The IEC says it is engaged in ongoing consultations with the department of cooperative governance and traditional affairs regarding the exact dates that South Africans will cast their votes for the 2021 local government elections.
The commission’s chief electoral officer, Sy Mamabolo, said details about the next registration drive for the 2021 local government elections depended on these consultations with the government.
The IEC holds a series of registration drives ahead each election.
Mamabolo was briefing the media on Monday regarding the IEC’s state of readiness for Wednesday’s by-elections in 95 wards across the country.
The by-election numbers are larger this time around because of the coronavirus pandemic which led to the country going into lockdown.
These elections will be the first test of whether the IEC can hold elections under Covid-19 restrictions.
He stressed that voting would be safe and that health and safety protocols will be followed by staff and voters.
According to Mamabolo, by law, local government elections will have to be held within a 90-day window between August and November 2021.
“In law, the elections will have to be conducted between the early part of August and the early part of November.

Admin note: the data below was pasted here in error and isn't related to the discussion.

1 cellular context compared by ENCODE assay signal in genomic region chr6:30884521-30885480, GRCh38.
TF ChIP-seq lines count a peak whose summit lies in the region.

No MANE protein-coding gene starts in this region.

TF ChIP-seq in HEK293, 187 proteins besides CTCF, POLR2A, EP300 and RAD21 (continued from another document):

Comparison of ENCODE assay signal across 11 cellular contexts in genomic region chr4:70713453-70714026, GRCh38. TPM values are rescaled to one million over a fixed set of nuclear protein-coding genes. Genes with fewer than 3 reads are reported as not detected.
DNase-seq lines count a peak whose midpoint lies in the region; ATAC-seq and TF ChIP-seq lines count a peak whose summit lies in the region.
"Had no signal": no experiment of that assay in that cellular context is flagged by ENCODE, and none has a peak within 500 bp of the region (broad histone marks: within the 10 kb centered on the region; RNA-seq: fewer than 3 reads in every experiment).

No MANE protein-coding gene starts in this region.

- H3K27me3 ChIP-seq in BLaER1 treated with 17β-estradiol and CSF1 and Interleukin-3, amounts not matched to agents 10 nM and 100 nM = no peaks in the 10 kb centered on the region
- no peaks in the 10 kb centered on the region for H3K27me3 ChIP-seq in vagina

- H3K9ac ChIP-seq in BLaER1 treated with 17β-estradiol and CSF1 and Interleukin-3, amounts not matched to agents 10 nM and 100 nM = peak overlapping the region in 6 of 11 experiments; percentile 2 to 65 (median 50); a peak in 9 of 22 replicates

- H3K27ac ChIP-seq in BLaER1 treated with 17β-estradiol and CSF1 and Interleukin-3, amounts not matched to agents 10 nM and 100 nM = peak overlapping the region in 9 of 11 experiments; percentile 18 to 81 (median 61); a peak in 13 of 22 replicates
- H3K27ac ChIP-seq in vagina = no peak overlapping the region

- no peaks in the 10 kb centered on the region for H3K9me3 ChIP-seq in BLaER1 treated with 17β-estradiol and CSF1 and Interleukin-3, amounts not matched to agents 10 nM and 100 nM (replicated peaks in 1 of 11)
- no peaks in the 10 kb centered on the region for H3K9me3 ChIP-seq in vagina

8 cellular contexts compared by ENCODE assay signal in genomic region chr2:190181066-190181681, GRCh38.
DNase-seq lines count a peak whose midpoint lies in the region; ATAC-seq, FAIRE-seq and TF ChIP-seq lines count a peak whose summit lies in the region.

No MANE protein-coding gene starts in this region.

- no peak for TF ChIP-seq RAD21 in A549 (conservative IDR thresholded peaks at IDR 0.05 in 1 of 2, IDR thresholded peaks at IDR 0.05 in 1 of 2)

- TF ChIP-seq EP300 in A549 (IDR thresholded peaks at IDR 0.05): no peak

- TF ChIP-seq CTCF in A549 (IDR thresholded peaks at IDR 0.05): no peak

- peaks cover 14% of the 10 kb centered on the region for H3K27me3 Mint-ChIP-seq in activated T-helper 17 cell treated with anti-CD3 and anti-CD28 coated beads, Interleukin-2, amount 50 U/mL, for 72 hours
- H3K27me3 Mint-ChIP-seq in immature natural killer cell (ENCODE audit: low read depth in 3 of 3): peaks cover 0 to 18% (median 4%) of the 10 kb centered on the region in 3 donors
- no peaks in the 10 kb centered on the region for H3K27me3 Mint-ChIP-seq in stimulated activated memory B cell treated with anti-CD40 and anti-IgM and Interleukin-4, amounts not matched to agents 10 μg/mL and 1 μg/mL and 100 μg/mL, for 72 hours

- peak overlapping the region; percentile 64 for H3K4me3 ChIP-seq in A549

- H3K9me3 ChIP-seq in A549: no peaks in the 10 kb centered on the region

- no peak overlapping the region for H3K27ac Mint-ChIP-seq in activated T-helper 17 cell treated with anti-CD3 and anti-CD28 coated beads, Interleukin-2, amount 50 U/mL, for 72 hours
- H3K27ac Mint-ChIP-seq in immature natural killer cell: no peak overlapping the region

Within that 90 day period, an election will have to be held. The commission has started consultations with the ministry of Cogta which has the responsibility of calling those elections. Consultations have started but are yet to be concluded. So the scheduling of the next registration weekend is dependent on how those consultations continue,” he said.
The IEC also faces another challenge as its finances have been constrained over the years.
Mamabolo highlighted that the Commission would be asking for financial assistance from the ministry of finance to help it meet its mandate.
The pandemic has also posed extra costs for the IEC with R3 million already being spent on personal protective equipment for Wednesday’s by-elections.
Mamabolo said another disadvantage of budget cuts was that the IEC was unable to conduct pilot projects to help improve election methods.
“The IEC would have loved to have a pilot of select wards, so as to gather insights on what works and what does not work. To create lessons for the national policy discussion on some kind of introduction of voting technology within voting stations,” Mamabolo said.